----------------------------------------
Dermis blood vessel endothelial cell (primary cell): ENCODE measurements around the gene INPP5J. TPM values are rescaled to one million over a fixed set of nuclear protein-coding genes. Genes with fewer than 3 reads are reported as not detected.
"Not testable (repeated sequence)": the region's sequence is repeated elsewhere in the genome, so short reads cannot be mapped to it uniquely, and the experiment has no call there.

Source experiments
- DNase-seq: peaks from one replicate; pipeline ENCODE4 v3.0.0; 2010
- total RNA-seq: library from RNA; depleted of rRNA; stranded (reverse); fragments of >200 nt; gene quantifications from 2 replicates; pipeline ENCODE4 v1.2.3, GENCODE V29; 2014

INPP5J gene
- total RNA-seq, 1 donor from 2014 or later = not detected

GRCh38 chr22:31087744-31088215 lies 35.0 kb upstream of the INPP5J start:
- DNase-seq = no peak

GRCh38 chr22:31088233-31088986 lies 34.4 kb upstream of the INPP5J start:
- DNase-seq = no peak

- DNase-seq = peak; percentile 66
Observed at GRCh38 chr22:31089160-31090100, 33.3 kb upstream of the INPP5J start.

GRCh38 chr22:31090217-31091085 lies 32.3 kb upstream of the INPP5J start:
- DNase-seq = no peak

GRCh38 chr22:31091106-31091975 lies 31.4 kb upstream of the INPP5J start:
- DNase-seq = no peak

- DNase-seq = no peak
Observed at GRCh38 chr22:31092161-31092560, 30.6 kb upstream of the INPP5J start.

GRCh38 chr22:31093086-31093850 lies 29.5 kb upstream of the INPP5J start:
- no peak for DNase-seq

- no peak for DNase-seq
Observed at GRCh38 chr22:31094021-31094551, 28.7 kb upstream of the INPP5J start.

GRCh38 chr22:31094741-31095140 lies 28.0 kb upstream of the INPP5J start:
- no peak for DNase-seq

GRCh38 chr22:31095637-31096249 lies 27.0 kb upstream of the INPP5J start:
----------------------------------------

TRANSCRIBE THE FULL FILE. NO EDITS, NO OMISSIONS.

Dermis blood vessel endothelial cell (primary cell): ENCODE measurements around the gene INPP5J. TPM values are rescaled to one million over a fixed set of nuclear protein-coding genes. Genes with fewer than 3 reads are reported as not detected.
"Not testable (repeated sequence)": the region's sequence is repeated elsewhere in the genome, so short reads cannot be mapped to it uniquely, and the experiment has no call there.

Source experiments
- DNase-seq: peaks from one replicate; pipeline ENCODE4 v3.0.0; 2010
- total RNA-seq: library from RNA; depleted of rRNA; stranded (reverse); fragments of >200 nt; gene quantifications from 2 replicates; pipeline ENCODE4 v1.2.3, GENCODE V29; 2014

INPP5J gene
- total RNA-seq, 1 donor from 2014 or later = not detected

GRCh38 chr22:31087744-31088215 lies 35.0 kb upstream of the INPP5J start:
- DNase-seq = no peak

GRCh38 chr22:31088233-31088986 lies 34.4 kb upstream of the INPP5J start:
- DNase-seq = no peak

- DNase-seq = peak; percentile 66
Observed at GRCh38 chr22:31089160-31090100, 33.3 kb upstream of the INPP5J start.

GRCh38 chr22:31090217-31091085 lies 32.3 kb upstream of the INPP5J start:
- DNase-seq = no peak

GRCh38 chr22:31091106-31091975 lies 31.4 kb upstream of the INPP5J start:
- DNase-seq = no peak

- DNase-seq = no peak
Observed at GRCh38 chr22:31092161-31092560, 30.6 kb upstream of the INPP5J start.

GRCh38 chr22:31093086-31093850 lies 29.5 kb upstream of the INPP5J start:
- no peak for DNase-seq

- no peak for DNase-seq
Observed at GRCh38 chr22:31094021-31094551, 28.7 kb upstream of the INPP5J start.

GRCh38 chr22:31094741-31095140 lies 28.0 kb upstream of the INPP5J start:
- no peak for DNase-seq

GRCh38 chr22:31095637-31096249 lies 27.0 kb upstream of the INPP5J start: